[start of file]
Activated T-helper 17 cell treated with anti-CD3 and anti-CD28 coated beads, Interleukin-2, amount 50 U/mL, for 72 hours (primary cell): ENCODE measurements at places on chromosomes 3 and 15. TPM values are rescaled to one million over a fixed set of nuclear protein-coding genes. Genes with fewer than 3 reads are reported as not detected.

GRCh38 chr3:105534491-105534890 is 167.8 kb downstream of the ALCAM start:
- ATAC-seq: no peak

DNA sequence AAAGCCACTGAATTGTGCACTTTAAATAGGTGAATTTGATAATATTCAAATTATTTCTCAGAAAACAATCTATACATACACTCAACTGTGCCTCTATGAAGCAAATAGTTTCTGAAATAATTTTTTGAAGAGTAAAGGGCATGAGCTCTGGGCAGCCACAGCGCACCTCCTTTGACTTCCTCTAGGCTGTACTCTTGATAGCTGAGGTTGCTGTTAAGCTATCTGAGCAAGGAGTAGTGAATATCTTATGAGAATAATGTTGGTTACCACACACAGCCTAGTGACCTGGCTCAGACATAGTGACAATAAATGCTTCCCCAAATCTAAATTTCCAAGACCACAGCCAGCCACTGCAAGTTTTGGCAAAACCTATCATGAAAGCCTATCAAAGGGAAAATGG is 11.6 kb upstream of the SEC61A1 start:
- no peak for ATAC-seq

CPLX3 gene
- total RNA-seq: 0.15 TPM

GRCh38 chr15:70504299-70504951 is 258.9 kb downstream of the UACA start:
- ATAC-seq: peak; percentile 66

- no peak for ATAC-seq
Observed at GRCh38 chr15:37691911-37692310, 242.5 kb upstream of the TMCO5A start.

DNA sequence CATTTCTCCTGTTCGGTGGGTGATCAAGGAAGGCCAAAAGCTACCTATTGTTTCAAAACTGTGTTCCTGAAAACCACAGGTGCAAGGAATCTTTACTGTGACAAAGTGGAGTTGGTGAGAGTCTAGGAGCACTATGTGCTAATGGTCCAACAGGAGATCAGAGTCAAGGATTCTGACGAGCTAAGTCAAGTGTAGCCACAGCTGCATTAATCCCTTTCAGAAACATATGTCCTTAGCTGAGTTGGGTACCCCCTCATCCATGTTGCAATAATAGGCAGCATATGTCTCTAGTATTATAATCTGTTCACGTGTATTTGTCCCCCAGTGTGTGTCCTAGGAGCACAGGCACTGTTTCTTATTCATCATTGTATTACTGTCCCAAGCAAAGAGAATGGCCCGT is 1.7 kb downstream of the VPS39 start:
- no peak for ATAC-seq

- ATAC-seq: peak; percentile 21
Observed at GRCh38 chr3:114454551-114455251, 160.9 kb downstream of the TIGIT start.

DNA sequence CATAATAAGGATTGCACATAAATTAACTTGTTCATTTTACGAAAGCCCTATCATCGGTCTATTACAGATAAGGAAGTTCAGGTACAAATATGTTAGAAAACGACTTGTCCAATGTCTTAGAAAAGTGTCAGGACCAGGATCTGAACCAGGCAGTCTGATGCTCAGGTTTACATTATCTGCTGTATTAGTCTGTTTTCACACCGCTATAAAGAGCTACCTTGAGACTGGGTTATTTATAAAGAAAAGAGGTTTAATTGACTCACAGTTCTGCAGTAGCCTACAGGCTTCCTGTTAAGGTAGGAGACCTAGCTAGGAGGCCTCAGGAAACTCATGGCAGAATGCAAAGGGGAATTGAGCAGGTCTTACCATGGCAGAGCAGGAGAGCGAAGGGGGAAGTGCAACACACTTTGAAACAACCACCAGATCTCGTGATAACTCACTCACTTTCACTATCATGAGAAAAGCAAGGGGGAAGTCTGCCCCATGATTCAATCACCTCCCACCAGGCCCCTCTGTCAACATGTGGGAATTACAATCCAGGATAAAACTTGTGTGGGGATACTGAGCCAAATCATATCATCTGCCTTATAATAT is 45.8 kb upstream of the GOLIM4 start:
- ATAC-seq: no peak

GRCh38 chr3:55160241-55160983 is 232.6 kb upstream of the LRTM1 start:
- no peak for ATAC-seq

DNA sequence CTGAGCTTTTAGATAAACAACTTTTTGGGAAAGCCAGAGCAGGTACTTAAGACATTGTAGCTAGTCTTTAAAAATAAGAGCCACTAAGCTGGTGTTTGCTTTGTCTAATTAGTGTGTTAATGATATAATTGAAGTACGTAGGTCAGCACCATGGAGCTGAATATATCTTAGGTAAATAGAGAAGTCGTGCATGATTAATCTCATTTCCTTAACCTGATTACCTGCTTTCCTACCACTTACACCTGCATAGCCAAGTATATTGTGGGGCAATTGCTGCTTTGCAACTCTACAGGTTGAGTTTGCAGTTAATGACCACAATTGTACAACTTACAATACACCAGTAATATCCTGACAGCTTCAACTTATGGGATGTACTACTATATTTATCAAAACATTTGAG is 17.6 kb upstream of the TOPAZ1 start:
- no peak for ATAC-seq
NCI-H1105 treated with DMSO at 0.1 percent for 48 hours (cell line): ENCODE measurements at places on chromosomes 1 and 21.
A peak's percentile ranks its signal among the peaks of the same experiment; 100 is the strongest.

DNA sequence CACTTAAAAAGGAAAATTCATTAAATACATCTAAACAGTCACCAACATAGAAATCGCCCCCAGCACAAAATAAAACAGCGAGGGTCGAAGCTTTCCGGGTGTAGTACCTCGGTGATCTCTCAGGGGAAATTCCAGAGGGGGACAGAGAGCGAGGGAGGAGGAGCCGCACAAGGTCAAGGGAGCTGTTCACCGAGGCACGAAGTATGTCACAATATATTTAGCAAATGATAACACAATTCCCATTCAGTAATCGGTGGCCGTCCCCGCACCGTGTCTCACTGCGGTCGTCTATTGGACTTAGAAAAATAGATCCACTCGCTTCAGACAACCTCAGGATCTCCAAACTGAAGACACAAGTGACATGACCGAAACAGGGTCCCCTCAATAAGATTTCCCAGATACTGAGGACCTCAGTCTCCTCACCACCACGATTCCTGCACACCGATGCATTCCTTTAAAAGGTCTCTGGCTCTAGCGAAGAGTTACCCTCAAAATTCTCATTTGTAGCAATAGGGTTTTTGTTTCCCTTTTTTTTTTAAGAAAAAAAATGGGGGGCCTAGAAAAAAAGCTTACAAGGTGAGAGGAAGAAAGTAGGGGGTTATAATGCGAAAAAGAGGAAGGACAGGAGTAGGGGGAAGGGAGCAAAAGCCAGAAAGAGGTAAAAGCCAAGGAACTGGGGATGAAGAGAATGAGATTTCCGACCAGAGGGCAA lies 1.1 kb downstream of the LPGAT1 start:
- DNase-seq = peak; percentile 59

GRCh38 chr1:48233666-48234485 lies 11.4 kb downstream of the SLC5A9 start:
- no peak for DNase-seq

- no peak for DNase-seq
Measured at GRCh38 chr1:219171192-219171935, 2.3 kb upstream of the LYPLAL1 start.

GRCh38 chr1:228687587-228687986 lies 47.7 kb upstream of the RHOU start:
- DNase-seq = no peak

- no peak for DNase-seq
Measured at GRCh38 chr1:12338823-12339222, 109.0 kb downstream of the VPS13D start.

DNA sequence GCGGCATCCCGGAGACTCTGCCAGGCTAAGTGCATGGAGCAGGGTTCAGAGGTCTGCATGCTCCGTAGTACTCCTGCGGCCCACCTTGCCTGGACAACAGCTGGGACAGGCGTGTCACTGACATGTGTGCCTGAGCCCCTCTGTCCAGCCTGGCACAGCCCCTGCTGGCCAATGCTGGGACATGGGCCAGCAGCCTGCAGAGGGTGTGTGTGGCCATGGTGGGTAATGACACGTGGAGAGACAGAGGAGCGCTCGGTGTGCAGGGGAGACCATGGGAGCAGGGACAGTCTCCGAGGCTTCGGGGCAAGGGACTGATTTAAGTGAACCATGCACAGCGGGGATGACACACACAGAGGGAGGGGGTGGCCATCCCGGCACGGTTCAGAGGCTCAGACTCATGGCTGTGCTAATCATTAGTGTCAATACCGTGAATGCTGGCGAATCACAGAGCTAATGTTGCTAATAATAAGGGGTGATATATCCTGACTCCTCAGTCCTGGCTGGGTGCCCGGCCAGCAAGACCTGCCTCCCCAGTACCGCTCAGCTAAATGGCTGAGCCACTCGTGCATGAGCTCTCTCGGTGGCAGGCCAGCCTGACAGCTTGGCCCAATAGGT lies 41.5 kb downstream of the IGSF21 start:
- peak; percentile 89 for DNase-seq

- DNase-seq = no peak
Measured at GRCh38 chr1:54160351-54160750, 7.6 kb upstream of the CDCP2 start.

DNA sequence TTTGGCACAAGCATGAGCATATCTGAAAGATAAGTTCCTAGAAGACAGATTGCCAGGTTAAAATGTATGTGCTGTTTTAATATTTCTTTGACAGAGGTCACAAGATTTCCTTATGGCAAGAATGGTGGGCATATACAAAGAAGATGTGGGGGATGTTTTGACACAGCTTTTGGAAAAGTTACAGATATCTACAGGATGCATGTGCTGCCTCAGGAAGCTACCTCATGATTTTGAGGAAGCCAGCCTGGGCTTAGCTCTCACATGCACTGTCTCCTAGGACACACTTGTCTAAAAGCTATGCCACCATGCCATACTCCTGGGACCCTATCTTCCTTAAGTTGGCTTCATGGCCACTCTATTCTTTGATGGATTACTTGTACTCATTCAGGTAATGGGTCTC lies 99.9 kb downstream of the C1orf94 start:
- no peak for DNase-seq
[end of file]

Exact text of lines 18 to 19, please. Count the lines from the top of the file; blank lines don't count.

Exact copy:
GRCh38 chr3:55160241-55160983 is 232.6 kb upstream of the LRTM1 start:
- no peak for ATAC-seq